While I enjoy the individual arcs, the way the series transitions from one to another makes it so that the overarching story never gets to develop much. This isn’t like the One Piece scenario where the different stories will eventually come together to make one cohesive whole, or at least that’s not what it feels like. There are hints of a bigger story and some long-term character motivations here and there, but for the most part we’re currently just getting to see everyone hunt for the ingredients of the week, even if that is entertaining on its own. It’s definitely in the best interests of everyone reading to not be in a hurry for answers, because while the foreshadowing we do get should pay off eventually, it’s going to take some patience before we get there.
There is one question that I would like answered, though, and that is when all the important characters will show up again. Sadly, Toriko is one of those manga where the cast likes to switch in and out between different story arcs, so aside from Toriko and Komatsu we’re lucky if we get to see two or three old faces at a time. With at least five other characters repeatedly showing up in promotional material as main characters, that’s more than a little depressing. I do believe we’re being slowly led toward a point in the plot where everyone will get to appear more often, but that could still be far away.
One other thing I would like to mention is probably what keeps a lot of people away from this manga: the artstyle. Depending on the scenario, it can turn from fairly normal looking to…well, this.
I like how the more normal artwork can contrast with the crazier people and creatures to showcase how crazy this world really is. The line between simple and horrific can get a little blurry at times, but for the most part you’ll never need to ask which character is the villain in any confrontation. I wanted to discuss this mainly because of how hard it can be to get used to this kind of artwork. It’s easily at its craziest early on, since the art used to be much sketchier and the creatures more insane looking, but it never comes close to traditional shonen. I also know how there are people who like to avoid this kind of muscular character design, which admittedly kept me from reading for a while as well. Just know that things are at their strangest toward the beginning, so if you can get past that, reading should only get easier. Alternately, what I’ve seen of the anime has much smoother and more welcoming art, so maybe that could work better for some of you.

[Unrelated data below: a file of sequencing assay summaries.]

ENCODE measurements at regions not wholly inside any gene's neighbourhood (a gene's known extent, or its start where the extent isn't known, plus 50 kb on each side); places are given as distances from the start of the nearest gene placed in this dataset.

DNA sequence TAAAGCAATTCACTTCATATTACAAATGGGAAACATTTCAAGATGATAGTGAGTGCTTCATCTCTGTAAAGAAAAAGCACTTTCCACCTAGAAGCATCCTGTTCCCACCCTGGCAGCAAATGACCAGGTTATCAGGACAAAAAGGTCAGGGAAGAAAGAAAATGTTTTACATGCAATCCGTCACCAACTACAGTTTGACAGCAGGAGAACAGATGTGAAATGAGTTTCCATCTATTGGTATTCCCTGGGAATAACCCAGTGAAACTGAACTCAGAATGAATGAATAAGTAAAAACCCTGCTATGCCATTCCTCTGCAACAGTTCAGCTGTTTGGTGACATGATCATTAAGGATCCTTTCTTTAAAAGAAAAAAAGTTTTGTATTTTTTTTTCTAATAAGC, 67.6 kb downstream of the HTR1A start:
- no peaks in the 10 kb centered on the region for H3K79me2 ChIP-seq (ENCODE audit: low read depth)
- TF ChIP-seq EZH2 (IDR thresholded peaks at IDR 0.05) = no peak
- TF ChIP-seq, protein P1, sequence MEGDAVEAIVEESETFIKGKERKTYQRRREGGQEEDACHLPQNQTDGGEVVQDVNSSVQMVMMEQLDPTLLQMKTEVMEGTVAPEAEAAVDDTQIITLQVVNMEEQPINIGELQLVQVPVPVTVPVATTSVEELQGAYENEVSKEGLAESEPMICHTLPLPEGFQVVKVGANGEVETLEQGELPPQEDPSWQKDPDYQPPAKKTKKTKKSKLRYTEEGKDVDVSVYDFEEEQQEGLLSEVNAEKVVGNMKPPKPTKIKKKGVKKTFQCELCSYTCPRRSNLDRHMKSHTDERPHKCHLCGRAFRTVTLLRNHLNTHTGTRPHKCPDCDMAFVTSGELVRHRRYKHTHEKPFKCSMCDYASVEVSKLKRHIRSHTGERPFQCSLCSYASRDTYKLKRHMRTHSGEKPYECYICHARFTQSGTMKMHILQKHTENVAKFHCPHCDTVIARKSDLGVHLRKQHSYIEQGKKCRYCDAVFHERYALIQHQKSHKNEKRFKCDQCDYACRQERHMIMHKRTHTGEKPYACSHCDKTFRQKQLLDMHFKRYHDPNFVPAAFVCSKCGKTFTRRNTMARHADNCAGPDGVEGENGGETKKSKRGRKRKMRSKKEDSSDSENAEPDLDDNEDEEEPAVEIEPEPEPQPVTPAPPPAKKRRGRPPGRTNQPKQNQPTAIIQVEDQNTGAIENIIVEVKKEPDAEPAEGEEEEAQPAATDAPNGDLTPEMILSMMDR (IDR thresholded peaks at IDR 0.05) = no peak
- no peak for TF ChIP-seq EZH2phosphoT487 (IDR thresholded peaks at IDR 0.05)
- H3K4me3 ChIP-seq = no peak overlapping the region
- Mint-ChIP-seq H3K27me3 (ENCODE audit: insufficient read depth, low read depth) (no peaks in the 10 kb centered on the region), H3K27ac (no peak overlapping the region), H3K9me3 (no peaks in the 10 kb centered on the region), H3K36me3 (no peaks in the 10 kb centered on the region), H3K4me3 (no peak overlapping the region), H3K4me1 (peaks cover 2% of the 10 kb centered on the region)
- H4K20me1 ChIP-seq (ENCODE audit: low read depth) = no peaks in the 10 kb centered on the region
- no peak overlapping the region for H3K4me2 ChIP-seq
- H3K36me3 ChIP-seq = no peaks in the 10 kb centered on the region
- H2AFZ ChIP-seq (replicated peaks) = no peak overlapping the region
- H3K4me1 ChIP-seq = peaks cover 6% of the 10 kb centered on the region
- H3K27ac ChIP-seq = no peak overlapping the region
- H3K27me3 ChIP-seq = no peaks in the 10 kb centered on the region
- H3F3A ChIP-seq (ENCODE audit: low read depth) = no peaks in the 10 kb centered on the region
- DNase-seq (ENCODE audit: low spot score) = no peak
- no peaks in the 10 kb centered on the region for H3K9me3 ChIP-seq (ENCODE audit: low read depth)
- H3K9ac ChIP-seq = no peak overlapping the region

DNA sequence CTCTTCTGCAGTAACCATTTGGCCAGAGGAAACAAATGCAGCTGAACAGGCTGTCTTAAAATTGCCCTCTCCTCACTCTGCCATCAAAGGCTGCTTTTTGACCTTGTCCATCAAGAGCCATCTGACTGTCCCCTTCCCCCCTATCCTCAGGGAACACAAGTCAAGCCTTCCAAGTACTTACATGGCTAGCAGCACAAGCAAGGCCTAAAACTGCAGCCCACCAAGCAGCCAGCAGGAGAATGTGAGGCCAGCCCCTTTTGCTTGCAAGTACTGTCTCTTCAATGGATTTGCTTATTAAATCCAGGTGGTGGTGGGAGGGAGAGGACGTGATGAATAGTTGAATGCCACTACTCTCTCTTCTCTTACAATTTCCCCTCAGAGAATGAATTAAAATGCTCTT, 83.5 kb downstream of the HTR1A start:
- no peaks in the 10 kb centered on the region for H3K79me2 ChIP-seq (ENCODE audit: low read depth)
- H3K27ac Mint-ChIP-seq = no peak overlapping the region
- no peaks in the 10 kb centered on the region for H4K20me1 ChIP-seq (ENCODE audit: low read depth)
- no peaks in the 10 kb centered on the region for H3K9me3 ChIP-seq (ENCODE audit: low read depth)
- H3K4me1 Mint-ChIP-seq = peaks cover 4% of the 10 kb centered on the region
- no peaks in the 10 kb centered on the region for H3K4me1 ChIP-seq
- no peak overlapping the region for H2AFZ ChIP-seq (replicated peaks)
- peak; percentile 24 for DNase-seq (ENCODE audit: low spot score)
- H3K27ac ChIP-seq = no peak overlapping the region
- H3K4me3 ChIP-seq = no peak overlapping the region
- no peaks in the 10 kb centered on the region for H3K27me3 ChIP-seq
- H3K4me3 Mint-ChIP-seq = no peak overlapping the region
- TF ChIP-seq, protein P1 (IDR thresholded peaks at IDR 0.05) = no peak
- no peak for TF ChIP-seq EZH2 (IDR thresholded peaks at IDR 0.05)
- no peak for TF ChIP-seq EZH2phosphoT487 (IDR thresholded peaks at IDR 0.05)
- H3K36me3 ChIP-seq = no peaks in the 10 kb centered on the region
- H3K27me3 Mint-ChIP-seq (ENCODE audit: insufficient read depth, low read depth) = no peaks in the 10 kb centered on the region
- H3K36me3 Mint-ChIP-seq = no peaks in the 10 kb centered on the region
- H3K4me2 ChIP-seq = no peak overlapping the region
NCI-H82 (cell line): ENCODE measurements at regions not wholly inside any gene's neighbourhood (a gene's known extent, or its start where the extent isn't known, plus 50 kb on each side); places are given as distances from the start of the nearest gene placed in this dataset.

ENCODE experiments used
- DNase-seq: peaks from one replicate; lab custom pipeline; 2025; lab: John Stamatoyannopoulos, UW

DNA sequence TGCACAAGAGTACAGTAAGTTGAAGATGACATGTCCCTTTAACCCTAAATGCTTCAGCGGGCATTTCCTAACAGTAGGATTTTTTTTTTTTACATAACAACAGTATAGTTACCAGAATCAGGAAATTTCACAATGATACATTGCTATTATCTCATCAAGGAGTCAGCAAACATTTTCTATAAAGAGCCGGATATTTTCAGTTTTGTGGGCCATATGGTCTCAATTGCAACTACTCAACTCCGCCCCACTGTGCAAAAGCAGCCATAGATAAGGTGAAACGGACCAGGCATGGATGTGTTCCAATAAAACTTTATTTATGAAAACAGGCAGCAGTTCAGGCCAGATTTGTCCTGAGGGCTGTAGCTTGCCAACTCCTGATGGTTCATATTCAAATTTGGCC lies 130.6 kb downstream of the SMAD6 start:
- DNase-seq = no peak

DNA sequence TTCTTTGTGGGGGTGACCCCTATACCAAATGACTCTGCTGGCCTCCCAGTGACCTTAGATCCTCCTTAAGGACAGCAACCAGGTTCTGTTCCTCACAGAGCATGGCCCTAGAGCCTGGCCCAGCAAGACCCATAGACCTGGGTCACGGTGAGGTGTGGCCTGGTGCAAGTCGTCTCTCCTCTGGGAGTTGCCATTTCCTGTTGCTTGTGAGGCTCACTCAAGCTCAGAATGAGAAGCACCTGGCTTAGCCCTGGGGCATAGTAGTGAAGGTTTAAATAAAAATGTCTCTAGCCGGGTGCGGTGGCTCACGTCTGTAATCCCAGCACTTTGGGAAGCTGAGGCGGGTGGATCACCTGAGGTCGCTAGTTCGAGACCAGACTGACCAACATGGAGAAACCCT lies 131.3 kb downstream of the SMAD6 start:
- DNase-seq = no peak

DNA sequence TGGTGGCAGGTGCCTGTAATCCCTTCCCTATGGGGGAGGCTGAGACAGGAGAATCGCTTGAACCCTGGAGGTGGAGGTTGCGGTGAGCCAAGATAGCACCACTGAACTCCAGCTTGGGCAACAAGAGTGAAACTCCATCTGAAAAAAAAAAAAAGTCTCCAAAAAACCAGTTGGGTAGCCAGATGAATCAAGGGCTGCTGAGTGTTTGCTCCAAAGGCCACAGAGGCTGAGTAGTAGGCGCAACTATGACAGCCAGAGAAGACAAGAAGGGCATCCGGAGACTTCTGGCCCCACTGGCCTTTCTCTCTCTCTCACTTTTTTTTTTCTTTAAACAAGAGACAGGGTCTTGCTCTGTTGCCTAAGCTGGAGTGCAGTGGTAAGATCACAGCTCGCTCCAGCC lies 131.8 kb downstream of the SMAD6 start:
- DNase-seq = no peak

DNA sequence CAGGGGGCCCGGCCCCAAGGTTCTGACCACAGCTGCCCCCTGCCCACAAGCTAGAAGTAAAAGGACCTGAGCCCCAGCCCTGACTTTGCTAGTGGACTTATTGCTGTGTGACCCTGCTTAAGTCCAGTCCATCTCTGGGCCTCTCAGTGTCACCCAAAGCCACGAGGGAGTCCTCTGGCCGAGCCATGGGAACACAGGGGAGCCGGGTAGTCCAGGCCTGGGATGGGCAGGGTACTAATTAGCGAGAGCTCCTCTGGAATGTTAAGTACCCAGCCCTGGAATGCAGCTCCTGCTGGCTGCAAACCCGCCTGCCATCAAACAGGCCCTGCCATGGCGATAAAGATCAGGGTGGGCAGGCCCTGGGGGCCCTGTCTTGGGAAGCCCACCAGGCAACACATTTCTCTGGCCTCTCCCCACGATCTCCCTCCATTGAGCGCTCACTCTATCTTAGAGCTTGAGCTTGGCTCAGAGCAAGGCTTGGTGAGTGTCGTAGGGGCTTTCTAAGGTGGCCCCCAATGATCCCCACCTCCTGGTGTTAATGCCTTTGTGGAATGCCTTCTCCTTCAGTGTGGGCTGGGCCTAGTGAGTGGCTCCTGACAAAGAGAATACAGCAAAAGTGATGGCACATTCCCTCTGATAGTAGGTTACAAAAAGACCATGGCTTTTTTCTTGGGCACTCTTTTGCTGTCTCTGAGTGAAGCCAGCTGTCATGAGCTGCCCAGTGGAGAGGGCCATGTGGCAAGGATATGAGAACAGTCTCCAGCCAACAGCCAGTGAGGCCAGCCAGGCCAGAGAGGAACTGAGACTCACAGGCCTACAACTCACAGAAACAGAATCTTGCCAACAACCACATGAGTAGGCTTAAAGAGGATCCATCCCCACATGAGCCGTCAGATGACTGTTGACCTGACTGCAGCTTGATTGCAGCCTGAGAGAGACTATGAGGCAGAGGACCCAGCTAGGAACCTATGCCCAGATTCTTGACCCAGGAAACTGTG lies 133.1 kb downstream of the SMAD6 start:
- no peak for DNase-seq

Toriko can be a very simple or very difficult series to recommend. It’s one of those manga that quickly figures out what it really wants to do and does the best job anyone could imagine. Because of that, it seems easy to just say what it does well, but there’s more that goes into it than words can easily describe. I’ve realized how difficult it is to summarize the entire series into one paragraph, so I suppose I’ll just finish off by saying to try it for yourself and see how it operates. It’s one of my favourite manga, and it’s sad that it doesn’t get the attention in the West that it should.
Highly Recommended: Fans of Fist of the North Star, anyone who doesn’t mind the Monster of the Week format
Recommended: Shonen fans, action fans in general, Food Network fans
Not Recommended: Those who prefer shorter stories, anyone seriously freaked out by that last page